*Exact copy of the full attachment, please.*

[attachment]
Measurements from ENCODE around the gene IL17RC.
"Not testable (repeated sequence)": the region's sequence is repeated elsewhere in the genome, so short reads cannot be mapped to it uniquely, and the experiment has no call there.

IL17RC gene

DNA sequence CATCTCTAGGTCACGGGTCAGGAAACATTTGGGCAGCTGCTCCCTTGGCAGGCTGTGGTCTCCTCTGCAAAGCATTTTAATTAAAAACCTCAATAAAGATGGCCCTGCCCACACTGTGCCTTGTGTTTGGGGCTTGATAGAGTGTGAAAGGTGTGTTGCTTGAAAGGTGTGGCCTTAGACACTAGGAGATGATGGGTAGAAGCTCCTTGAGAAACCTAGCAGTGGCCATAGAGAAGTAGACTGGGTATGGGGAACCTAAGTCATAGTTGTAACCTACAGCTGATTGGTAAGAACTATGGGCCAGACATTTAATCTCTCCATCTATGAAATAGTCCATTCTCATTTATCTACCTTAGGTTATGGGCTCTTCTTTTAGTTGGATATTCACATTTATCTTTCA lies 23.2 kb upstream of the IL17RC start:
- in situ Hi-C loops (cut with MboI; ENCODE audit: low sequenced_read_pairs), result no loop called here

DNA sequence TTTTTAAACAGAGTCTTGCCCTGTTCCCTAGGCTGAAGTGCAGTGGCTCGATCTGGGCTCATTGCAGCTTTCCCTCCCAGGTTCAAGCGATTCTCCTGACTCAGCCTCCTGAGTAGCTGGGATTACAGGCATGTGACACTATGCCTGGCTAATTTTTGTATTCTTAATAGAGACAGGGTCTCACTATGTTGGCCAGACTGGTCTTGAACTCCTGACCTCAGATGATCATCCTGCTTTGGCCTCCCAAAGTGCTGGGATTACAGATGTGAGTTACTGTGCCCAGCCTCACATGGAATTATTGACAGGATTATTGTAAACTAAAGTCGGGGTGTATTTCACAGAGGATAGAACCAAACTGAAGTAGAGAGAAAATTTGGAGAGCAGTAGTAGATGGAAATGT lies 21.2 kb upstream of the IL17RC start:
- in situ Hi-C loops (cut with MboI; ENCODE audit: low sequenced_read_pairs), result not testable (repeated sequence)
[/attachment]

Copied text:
Measurements from ENCODE around the gene IL17RC.
"Not testable (repeated sequence)": the region's sequence is repeated elsewhere in the genome, so short reads cannot be mapped to it uniquely, and the experiment has no call there.

IL17RC gene

DNA sequence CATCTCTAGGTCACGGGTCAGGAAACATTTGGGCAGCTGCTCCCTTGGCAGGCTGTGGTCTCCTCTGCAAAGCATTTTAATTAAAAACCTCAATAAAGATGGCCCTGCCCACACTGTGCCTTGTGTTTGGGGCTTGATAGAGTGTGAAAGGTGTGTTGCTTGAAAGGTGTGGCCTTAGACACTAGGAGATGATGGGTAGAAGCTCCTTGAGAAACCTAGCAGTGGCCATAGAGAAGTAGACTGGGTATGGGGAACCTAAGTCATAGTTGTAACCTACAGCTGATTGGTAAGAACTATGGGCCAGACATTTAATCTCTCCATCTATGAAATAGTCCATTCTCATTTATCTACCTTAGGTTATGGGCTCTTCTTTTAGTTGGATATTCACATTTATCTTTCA lies 23.2 kb upstream of the IL17RC start:
- in situ Hi-C loops (cut with MboI; ENCODE audit: low sequenced_read_pairs), result no loop called here

DNA sequence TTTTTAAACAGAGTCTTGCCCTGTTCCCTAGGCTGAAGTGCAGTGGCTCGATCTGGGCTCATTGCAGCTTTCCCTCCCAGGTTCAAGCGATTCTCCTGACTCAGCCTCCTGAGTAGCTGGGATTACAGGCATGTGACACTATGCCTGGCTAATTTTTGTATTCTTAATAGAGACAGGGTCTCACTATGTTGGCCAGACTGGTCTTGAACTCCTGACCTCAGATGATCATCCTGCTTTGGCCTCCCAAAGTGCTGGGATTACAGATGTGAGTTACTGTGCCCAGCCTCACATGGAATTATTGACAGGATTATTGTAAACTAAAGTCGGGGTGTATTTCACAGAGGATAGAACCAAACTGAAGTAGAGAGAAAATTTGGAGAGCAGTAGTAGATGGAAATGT lies 21.2 kb upstream of the IL17RC start:
- in situ Hi-C loops (cut with MboI; ENCODE audit: low sequenced_read_pairs), result not testable (repeated sequence)